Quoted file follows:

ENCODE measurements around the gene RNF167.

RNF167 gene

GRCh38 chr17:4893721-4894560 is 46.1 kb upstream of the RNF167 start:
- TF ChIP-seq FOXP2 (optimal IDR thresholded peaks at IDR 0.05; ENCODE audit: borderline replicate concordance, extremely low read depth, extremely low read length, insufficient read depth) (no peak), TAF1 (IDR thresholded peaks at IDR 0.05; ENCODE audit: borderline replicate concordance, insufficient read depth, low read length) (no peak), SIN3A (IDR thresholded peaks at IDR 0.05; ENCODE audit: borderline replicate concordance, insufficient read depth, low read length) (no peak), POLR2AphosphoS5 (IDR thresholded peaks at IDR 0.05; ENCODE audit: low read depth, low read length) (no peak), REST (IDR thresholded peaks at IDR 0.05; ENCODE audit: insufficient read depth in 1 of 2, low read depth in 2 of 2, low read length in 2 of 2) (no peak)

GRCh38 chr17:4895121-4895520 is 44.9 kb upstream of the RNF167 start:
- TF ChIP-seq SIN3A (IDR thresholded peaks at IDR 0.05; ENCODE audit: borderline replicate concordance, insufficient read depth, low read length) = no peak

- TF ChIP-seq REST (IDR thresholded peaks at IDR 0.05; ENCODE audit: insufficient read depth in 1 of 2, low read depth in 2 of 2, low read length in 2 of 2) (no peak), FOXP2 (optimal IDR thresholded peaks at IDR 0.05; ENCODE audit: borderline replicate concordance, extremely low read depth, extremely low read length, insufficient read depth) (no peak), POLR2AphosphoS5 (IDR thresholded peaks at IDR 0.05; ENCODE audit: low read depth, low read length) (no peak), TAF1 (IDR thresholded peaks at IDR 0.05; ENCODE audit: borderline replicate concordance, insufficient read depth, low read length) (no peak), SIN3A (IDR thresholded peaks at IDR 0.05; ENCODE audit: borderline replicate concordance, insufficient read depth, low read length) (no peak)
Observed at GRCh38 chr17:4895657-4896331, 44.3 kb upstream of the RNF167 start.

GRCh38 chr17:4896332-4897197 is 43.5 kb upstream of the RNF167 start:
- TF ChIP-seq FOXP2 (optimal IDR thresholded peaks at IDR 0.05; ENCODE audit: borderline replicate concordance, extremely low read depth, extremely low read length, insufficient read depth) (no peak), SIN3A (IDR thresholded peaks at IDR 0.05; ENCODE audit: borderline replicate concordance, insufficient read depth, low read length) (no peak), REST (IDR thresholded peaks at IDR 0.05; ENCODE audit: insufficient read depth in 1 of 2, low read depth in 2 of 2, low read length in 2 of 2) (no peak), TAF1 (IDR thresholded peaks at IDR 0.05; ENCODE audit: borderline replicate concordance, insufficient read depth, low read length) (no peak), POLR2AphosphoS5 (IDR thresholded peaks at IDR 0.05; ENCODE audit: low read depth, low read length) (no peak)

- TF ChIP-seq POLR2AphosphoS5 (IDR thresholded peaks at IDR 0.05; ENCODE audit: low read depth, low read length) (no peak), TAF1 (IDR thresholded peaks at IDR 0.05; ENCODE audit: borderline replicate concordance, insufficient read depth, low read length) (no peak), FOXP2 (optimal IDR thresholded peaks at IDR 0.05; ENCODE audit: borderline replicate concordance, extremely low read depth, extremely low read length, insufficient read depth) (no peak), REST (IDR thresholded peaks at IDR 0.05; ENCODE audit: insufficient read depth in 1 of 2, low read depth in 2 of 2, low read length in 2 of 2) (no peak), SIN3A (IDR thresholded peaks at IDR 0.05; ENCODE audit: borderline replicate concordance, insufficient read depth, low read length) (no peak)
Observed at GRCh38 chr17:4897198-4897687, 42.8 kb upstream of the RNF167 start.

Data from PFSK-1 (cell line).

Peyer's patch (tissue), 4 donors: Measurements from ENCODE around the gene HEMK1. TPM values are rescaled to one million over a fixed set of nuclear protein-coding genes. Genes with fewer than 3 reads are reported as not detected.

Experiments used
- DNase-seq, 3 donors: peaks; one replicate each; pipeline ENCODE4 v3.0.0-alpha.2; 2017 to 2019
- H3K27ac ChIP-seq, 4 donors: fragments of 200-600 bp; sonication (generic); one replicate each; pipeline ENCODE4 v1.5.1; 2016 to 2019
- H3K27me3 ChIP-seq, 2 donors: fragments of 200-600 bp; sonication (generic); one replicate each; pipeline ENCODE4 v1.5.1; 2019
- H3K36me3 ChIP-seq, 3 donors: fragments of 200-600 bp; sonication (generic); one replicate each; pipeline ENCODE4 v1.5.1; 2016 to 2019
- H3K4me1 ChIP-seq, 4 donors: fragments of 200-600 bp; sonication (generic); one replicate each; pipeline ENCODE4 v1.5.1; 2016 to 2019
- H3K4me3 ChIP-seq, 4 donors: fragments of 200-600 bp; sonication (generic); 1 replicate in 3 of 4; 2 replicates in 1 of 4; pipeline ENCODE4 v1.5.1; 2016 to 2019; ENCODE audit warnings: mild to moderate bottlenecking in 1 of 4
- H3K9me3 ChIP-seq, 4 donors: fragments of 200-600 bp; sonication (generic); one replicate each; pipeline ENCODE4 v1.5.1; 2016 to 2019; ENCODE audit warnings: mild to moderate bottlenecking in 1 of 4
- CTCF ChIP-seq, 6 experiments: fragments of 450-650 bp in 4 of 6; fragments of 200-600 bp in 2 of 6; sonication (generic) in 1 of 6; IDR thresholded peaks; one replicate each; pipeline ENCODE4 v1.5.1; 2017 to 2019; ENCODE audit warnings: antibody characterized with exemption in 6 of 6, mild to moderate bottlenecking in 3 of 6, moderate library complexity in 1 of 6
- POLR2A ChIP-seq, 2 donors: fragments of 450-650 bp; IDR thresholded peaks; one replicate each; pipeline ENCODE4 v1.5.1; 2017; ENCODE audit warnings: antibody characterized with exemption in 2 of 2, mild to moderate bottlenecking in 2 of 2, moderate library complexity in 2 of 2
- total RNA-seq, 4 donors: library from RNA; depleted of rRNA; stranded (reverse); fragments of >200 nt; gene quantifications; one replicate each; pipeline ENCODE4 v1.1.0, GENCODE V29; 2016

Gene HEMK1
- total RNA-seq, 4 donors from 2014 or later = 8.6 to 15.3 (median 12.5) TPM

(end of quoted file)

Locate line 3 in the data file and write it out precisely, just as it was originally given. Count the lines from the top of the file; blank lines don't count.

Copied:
GRCh38 chr17:4893721-4894560 is 46.1 kb upstream of the RNF167 start: